The Sprint to Slow-Down Brain Decline

Contributed by Sara Thompson, MSc, Faculty of Kinesiology and Physical Education, Human Physiology Research Unit, University of Toronto

As we learned from a recent FTG post by Fiona Callender, exercise can improve the cognitive decline that occurs with age. In her article, Ms. Callender highlighted the use of resistance training to improve cognitive function in patients with dementia (Nagamatsu et al., 2012). But what about high-intensity exercise? There has been increasing focus on the physiological benefits of high-intensity exercise, however the psychological benefits of this type of training is less established. In fact, it has been speculated that exercising at high intensities might impair brain function (Tomporowski, 2003)! In two recently conducted studies, researchers refuted this notion and highlighted the benefits of high-intensity exercise on cognition.

In a 2014 study, Alves and colleagues assessed selective attention and short-term memory following interval exercise in 22 middle-aged men and women (mean age = 53.7 yrs). Each participant performed both a high-intensity interval training (HIIT) session and a control session, which was comprised of light stretching. The HIIT session consisted of ten 1-minute sprints on a stationary bike at 80% of their heart rate reserve (HRreserve), alternating with 1-minute at 60% of HRreserve. HRreserve corresponds to a participant’s maximum heart rate minus their resting heart rate, and is a target number commonly used to monitor exercise intensity. Participants were assessed on selective attention and short-term memory before and after each exercise session. After HIIT, the participants significantly improved in the Stroop “colour word” test (Stroop, 1935), a measure of selective attention. The researchers observed that following HIIT, the participants were significantly faster at completing the test than following the control session. The participants did not improve in the short-term memory task following HIIT, but were able to repeat their pre-exercise scores.

In a similar study, Tonoli and colleagues (2015) assessed cognitive function following HIIT in type 1 diabetics (T1D) and healthy control subjects. These researchers aimed to assess cognitive function in T1D, as it’s hypothesized that this population has impaired cognition due to chronic hypo and hyperglycaemia (Auer, 2004; Wrighten et al., 2009). Ten T1D and 10 age-, sex- and fitness level-matched controls (ages: 18-44 years) were assessed on cognitive tests before and after HIIT. The HIIT consisted of 10 bouts of 1-minute cycling intervals at 90% of their maximum load, interspersed with 1-minute at a low workload. The cognitive tests assessed were the Stroop test and a spatial memory task. The control subjects and T1D had similar improvements in cognition following a single bout of high-intensity exercise, suggesting that T1D’s response to exercise is comparable to that of healthy individuals. The authors suggest that a long-term high-intensity fitness program could improve brain health in T1D.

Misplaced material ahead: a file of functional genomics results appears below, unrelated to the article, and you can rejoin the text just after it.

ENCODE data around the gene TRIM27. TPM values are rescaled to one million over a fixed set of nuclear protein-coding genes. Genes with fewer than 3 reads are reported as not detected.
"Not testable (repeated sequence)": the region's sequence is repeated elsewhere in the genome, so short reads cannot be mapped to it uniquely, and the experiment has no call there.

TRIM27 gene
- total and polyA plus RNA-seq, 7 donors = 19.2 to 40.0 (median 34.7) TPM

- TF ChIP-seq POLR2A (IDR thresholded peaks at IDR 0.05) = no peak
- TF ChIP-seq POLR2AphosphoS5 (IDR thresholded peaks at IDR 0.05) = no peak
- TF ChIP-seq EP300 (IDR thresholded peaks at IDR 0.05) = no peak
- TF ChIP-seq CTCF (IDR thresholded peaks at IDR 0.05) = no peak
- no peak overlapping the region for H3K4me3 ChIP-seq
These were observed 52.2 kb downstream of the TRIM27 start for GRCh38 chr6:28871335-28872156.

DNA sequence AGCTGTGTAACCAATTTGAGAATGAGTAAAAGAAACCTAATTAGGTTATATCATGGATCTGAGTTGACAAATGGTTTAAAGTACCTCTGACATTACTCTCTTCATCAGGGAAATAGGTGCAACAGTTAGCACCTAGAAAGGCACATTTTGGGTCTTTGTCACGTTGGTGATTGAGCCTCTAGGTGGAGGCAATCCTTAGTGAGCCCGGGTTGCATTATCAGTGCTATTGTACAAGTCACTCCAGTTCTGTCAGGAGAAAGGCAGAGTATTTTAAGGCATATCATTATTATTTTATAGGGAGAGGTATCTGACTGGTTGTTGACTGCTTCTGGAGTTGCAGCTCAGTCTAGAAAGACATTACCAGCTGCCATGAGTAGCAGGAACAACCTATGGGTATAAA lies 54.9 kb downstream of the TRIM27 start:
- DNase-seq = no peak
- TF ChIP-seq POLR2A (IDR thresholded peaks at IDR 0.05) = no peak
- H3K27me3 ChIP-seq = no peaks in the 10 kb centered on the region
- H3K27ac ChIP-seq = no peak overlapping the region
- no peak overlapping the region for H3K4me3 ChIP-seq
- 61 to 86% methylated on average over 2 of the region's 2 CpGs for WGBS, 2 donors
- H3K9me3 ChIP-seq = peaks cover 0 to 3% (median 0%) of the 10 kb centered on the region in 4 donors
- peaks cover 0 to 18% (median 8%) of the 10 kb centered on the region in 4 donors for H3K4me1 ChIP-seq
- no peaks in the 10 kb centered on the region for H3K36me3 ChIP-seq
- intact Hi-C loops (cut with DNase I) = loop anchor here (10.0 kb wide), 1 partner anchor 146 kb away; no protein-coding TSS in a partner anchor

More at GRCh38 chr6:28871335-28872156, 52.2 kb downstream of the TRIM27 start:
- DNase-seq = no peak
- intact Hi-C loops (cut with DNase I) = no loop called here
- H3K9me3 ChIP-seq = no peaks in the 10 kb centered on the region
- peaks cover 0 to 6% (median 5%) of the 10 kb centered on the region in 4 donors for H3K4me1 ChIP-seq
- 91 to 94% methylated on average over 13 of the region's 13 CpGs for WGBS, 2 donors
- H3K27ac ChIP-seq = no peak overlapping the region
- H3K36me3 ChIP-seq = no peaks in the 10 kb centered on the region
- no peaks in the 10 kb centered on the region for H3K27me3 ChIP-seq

Both of these studies observed improvements in cognition after high-intensity exercise – and only after one session! While not all measures of cognitive function improved, there were no cognitive measures that declined following exercise. These studies used almost identical protocols consisting of 10 bouts of high-intensity cycling, separated with 1 minute of moderate cycling. This suggests that this type of HIIT session is effective in improving cognitive function in both middle-aged adults and a diseased population in which cognition is known to be impaired. The effects of long-term high-intensity exercise on lasting cognitive function is promising and is an important area of research to be studied in the future.

Sources:

Alves, C.R., Tessaro, V.H., Teixeira, L.A., Murakava, K., Roschel, H., Gualano, B., & Takito, M.Y. (2014). Influence of Acute High-Intensity Aerobic Interval Exercise Bout on Selective Attention and Short-Term Memory Tasks. Perceptual & Motor Skills118(1), 63-72.

Auer, R.N. 2004. Hypoglycemic brain damage. Metabolic Brain Disease, 19: 169–75.

Nagamatsu, L.S., Handy, T.C., Hsu, C.L., Voss, M., & Liu-Ambrose, T. (2012). Resistance training promostes cognitive and functional brain plasticity in seniors with probable mild cognitive impairment. Archives of Internal Medicine172(8), 666-668.

Stroop , J.R. (1935). Studies of interference in serial verbal reactions. Journal of Experimental Psychology, 18, 643-662.

Tomporowski, P.D. (2003). Effects of acute bouts of exercise on cognition. Acta Psychologica112(3), 297-324.

Tonoli, C., Heyman, E., Buyse, L., Roelands, B., Piacentini, M.F., Bailey, S., Pattyn, N., Berthoin, S., & Meeusen, R.(2015). Neurotrophins and cognitive functions in T1D compared with healthy controls: effects of a high-intensity exercise. Applied Physiology, Nutrition & Metabolism, 40(1), 20-27.

Wrighten, S.A., Piroli, G.G., Grillo, C.A., & Reagan, L.P. (2009). A look inside the

diabetic brain: contributors to diabetes-induced brain aging. Biochimica et Biophysica Acta, 1792, 444–453.

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